Increasing public awareness is the primary reason that NIEER publishes an annual state-by-state review of preschool policy. Even so we encounter considerable difficulty setting the record straight, as politicians seek to confuse the electorate with their own media strategies. They introduce bills supporting preschool that they have no intention of passing. They propose budgets and spending plans that never fully materialize. They authorize expenditures in excess of appropriations and cut budgets mid-year. Final tallies are rarely released with the fanfare that accompanies all of the initial proclamations of support. And, all too many politicians are not above simply misstating the facts.

Finally, the impact of the Great Recession should not be underestimated. More than anything else, it took the wind out of the preschool movement’s sails. The recovery has been slow, but as revenues rise at local, state, and federal levels we can expect to see the growing support for preschool programs manifest in expansions of both enrollment and quality.

- Steve Barnett, NIEER Director


Resources for early childhood teachers in teacher evaluation systems

August 14, 2014

The Center on Enhancing Early Learning Outcomes (CEELO) wanted to know how states are incorporating early childhood teachers in their teacher evaluation systems, and additionally, whether requirements for evaluating early childhood teachers are different from teachers of higher grades. CEELO has done extensive work and produced many resources on teacher evaluation in early education classrooms, including producing a policy report on an extensive study of 11 states. In addition, an Executive Summary  outlines the report’s policy recommendations and findings. There is also an annotated bibliography, Selected Resources to Support Early Childhood Teachers in State Educator Evaluation Systems, a collection of resources that were helpful in gathering information on teacher evaluation.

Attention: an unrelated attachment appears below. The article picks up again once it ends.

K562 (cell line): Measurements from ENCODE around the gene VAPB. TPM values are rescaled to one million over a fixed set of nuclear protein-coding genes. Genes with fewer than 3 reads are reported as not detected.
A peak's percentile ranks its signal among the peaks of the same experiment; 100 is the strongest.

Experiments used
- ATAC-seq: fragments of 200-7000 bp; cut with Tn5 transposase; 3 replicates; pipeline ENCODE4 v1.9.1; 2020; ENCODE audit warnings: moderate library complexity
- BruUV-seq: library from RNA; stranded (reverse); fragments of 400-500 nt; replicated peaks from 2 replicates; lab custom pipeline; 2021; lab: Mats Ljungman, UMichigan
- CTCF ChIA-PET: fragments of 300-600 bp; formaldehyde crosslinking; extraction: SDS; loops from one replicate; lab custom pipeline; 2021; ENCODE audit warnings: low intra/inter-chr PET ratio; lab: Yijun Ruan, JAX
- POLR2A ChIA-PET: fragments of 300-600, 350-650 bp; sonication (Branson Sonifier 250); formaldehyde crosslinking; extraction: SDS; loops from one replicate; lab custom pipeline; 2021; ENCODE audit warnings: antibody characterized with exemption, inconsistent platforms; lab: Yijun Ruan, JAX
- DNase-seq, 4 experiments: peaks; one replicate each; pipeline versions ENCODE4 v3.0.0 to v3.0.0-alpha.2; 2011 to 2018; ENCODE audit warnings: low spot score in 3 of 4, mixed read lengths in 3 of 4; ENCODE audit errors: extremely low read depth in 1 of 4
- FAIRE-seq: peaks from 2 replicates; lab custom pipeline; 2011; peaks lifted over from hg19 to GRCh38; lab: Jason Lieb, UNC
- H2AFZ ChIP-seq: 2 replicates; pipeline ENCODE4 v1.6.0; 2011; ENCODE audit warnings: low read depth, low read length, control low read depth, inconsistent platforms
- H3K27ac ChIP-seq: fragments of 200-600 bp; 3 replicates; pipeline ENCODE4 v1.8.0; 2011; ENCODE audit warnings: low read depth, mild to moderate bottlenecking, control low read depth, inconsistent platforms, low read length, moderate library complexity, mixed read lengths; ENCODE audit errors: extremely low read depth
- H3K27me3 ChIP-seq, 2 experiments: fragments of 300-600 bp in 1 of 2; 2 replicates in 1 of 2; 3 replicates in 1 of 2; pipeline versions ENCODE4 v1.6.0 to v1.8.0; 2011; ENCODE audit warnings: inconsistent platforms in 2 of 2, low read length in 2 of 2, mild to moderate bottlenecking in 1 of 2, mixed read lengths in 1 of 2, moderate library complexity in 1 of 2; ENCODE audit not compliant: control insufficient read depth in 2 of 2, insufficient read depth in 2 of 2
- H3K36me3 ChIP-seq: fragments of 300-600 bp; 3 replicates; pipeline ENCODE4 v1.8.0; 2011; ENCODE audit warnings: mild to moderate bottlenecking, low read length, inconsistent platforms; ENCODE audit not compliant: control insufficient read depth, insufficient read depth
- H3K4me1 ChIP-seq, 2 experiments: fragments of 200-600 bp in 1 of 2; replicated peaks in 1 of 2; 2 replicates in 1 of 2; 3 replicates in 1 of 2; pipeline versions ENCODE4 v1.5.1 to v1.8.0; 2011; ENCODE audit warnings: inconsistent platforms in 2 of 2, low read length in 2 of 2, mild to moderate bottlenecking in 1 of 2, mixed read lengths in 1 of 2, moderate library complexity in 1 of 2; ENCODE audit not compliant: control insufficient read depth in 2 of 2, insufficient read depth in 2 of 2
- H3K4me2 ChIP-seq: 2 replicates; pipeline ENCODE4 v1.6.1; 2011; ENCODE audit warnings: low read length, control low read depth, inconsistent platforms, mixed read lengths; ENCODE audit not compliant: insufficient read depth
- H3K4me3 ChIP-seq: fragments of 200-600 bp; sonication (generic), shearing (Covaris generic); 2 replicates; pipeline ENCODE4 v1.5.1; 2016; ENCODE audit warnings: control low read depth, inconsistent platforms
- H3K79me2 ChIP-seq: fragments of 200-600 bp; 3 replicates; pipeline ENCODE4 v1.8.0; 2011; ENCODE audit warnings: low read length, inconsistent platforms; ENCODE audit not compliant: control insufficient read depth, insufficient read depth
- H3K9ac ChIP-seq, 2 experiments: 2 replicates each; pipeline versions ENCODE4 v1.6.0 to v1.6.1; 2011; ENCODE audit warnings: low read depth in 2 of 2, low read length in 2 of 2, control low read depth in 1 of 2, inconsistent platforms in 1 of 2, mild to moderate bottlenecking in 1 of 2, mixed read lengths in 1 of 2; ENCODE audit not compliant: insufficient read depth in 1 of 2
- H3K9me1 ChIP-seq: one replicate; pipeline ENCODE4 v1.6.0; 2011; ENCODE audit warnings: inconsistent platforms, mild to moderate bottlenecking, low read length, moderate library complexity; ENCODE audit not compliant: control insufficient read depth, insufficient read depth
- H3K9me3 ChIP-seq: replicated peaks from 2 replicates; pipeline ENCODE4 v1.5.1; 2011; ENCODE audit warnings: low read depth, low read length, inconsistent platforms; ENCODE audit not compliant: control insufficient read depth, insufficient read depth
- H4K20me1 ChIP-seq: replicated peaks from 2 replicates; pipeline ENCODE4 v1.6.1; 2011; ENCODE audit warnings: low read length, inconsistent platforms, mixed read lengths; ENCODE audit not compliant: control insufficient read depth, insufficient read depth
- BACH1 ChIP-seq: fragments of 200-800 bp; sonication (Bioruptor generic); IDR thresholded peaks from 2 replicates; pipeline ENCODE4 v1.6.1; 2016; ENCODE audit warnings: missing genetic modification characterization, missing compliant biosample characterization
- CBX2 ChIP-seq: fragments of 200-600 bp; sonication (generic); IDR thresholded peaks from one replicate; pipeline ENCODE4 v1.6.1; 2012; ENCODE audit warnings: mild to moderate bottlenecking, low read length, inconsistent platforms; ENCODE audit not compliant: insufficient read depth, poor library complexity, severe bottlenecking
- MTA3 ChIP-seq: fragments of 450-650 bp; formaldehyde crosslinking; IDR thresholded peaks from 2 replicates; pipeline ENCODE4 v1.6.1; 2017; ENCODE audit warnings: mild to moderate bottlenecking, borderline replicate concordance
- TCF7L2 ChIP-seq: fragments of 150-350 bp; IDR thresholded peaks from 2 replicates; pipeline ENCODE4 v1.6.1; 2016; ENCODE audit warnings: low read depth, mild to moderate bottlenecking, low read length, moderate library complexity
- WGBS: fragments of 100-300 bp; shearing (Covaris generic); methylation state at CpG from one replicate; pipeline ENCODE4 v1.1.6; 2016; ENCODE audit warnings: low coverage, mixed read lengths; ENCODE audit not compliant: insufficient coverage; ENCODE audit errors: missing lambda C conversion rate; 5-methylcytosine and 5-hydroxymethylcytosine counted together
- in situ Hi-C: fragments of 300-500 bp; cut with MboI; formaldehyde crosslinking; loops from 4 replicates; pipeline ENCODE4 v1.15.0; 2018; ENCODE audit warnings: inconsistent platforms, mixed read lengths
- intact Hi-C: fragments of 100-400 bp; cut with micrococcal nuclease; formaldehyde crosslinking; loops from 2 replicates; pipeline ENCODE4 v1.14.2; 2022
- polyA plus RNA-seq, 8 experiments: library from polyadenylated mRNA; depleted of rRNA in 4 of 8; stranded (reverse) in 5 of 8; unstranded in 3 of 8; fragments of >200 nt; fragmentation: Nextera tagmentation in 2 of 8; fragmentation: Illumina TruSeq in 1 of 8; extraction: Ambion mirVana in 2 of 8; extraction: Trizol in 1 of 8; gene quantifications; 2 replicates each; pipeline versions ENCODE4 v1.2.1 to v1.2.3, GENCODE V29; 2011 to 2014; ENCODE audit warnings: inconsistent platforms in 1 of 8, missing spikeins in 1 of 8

Some resources CEELO found especially helpful in collecting information were New Jersey’s Teacher Evaluation Support Document for Pre-K & K, which helps evaluators think about using the Danielson rubric with an early childhood perspective in order to evaluate these teachers fairly, and provides sample early childhood Student Growth Outcome charts; and Rhode Island’s Online Modules, video toolkits for creating SLOs and developing assessment.

Teacher evaluation has been at the forefront of education policy in the past few years. Teacher evaluation systems link the results of methods to evaluate teacher effectiveness to targeted professional development to help teachers grow in their profession. Evaluating birth-through-third-grade teachers in public schools is especially important, because we know that a teacher’s impact on children’s learning during the early years affects long-term educational outcomes (see our post from last week). Knowing where states are headed in creating policy to ensure every child is in a quality classroom–and taught by a high quality teacher–is important in making this issue a priority for policymakers. States are beginning to include guidance and supports for early childhood teachers in teacher evaluation protocols, rolling out new tools and rubrics for teachers and evaluators to better understand the process.

CEELO found that states vary on where they are in terms of implementation, and how teachers are licensed and evaluated. States are also responding to changes in teacher evaluation policy by increasing and targeting professional development to make sure educators understand this changing system. For example, New Jersey uses evaluation scores to determine a pathway to targeted professional development. All states have unique ways of sharing information, whether through regional education networks or online databases. This process is ongoing and states will continue to evolve every school year as new research and information becomes available on best practices.

The Center on Great Teachers and Leaders Databases on State Teacher and Principal Evaluation Policies includes a number of databases that track teacher and principal teacher evaluation policies. This site also offers users the option of comparing up to three states on their teacher or principal evaluation systems. This includes a variety of resources on professional development and online tools with state-specific contexts.

In order for progress to be made in teacher evaluation, CEELO recommends ensuring inter-department coordination and involvement on evaluation changes and suggestions. This is particularly important in making decisions related to early education classrooms, since many states are just beginning to implement programs to evaluate early childhood teachers. Continuing to encourage targeted professional development efforts also ensures that educators are aware of changing policies, and maintains coherence among educators keeping up with the changes.

–Michelle Horowitz is a Research Assistant at the National Institute for Early Education Research and the Center on Enhancing Early Learning Outcomes.


Hiding Behind the Sofa: One Child’s Perspective of a Teacher’s Home Visit

July 30, 2014